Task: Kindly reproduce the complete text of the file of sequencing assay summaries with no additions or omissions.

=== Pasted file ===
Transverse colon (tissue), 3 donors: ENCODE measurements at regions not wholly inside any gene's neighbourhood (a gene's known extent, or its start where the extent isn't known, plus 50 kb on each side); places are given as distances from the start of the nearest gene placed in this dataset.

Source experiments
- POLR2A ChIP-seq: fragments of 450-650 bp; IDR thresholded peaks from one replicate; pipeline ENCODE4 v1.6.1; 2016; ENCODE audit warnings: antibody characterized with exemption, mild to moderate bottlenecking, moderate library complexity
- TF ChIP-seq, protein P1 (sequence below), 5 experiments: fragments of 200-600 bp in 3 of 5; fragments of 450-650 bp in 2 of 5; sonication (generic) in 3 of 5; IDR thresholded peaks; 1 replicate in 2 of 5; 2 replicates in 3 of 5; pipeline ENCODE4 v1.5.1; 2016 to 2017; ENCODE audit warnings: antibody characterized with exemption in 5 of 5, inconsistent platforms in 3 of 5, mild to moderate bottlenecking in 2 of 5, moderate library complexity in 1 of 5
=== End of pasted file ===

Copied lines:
Transverse colon (tissue), 3 donors: ENCODE measurements at regions not wholly inside any gene's neighbourhood (a gene's known extent, or its start where the extent isn't known, plus 50 kb on each side); places are given as distances from the start of the nearest gene placed in this dataset.

Source experiments
- POLR2A ChIP-seq: fragments of 450-650 bp; IDR thresholded peaks from one replicate; pipeline ENCODE4 v1.6.1; 2016; ENCODE audit warnings: antibody characterized with exemption, mild to moderate bottlenecking, moderate library complexity
- TF ChIP-seq, protein P1 (sequence below), 5 experiments: fragments of 200-600 bp in 3 of 5; fragments of 450-650 bp in 2 of 5; sonication (generic) in 3 of 5; IDR thresholded peaks; 1 replicate in 2 of 5; 2 replicates in 3 of 5; pipeline ENCODE4 v1.5.1; 2016 to 2017; ENCODE audit warnings: antibody characterized with exemption in 5 of 5, inconsistent platforms in 3 of 5, mild to moderate bottlenecking in 2 of 5, moderate library complexity in 1 of 5